...before entering today's post, a brief correction and apology; midlife mental maelstrom resulted in the months of March and April getting mixed up last week - Sri Ram-navaami is, of course, 15th April and NOT March - but shrug your shoulders - because any day is a good day to celebrate the Lord!!! Sorry for any confusion which this may have caused.
Story-day is for cultural exploration, puraanas and parables and finding out about leading lights in spiritual philosophy.
` © Yamini Ali MacLean
This coming week will see the celebration of Holi. There are those who would say that this is the least religious holiday of the Indian calendar, as virtually everyone in the country joins in, regardless of faith. It is seen as the celebration of spring and the throwing of colour and water represents this bursting forth of life and the nurturing of it to create something fresh and new. During this festival, all social barriers are dropped - all become as one colour - all have a blend of the other - by the end. It's a good ol' knees-up, in other words!
However, the basis of the festival is most likely to be the tale of Holika. In fact, the night before the day of colours, bonfires are lit and folk everywhere will throw in papers with things written on, such as vaasanas they want to 'burn' out of their psyche, or repentances of sins which they want offered up to the ether. The bonfire represents the fire in which Holika died. Why was she there in the first place?
Holika's brother was a demon king by the name of Hiranyakashyap who won over the kingdom of earth. He had been granted boons by Sri Vishnu that he could not be killed by the hand of any man. For his sister, Holika, the boon of being able to remain alive even through fire was granted, so that when her husband died, she could not be sacrificed like Sati. Hiranyakashyap was so egoistic that he commanded everybody in his kingdom to worship only him and to forget their devataas. To his great disappointment however, his son Prahlaad became an ardent devotee of Lord Naaraayana and refused to worship his father, spending his days in japa of the Lord of his heart.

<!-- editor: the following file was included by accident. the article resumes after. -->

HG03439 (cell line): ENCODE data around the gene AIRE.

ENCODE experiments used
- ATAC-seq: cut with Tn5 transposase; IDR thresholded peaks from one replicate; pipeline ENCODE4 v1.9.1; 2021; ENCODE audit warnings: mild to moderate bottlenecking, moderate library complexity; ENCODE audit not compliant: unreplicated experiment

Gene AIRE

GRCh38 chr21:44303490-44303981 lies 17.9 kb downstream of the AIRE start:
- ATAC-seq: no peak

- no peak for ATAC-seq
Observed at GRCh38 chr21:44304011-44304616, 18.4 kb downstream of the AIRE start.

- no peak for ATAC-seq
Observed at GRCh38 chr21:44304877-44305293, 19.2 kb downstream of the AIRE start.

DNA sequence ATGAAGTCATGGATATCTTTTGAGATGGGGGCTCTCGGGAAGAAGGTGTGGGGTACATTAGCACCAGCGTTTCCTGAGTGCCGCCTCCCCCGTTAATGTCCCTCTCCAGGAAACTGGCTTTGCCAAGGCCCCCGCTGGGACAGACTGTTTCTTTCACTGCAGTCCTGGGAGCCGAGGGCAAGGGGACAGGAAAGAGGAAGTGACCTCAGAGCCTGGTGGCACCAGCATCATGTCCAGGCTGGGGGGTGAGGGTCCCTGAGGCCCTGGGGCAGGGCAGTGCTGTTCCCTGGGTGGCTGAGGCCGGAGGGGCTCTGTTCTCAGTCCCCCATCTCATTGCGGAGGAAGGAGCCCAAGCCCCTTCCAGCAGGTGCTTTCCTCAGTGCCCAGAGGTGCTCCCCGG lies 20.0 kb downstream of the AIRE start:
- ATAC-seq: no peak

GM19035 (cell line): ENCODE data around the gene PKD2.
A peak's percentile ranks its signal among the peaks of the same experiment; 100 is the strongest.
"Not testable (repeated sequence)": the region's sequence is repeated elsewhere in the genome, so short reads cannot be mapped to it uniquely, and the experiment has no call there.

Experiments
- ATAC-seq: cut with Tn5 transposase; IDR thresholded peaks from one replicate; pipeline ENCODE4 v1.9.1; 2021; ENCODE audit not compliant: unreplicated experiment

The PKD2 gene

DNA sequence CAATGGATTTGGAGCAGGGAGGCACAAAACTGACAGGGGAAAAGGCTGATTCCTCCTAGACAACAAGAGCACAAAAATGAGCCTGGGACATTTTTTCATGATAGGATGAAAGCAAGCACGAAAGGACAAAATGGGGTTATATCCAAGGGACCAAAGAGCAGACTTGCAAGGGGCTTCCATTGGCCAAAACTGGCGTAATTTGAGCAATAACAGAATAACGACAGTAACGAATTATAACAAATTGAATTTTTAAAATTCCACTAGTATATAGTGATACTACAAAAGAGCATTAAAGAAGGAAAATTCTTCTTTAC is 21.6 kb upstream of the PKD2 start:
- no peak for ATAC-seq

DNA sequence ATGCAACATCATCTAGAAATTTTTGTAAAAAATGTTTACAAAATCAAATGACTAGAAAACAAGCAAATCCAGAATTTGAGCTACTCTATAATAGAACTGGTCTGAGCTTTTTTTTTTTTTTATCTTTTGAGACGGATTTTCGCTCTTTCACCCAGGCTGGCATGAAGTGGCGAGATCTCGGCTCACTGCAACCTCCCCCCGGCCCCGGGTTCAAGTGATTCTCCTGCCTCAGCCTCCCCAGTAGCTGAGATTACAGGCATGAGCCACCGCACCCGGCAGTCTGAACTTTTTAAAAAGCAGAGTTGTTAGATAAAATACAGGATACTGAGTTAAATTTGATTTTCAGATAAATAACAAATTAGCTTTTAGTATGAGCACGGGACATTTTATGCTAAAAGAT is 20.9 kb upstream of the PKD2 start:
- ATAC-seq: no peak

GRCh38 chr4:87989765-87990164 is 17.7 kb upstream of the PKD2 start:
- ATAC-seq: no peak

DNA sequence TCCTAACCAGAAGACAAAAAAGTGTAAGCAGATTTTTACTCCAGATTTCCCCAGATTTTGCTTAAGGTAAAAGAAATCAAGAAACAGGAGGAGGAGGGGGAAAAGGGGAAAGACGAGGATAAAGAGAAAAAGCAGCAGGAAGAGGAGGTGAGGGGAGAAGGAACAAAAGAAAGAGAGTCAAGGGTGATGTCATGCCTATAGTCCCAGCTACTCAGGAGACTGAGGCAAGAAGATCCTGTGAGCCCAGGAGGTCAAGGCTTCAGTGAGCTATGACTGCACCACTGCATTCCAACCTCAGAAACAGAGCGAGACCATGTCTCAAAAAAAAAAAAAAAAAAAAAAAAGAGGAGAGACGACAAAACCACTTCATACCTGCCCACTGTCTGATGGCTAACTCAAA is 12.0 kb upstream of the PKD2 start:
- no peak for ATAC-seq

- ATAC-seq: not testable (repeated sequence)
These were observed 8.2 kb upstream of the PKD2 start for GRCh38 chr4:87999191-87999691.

Hiranyakashyap tried several ways to kill his son Prahlaad, but Lord Vishnu saved the boy every time. Finally, the evil king asked his sister, Holika to enter a blazing fire with Prahlaad in her lap. Hiranyakashyap knew that Holika had the boon, whereby she could enter the fire unscathed.
Treacherously, Holika coaxed young Prahlaad to sit in her lap and she herself took her seat in a blazing fire. Her intentions being as evil as her brother's, Holika was not aware that the boon worked only when she entered the fire alone. Thus Prahlaad, who kept chanting the name of Lord Naarayana all this while, came out unharmed, as the lord blessed him for his extreme devotion and saved him as in all previous attempts upon his life; but Holika died for her action.
Sri Vishnu was so angered that his devoted Prahlaad had been treated this way, he manifested as Narasimha avatar, and struck down the evil king Hiranyakashyap. The death could happen, for Narasimha was no man, but lion.
Thus, Holi derives its name from Holika. It is celebrated as the triumph of a devotee. Anybody, however devious or strong, cannot harm a true devotee. Those who dare torture a true devotee of God shall pay a price. It may take time and patience, but Good will always win over Evil.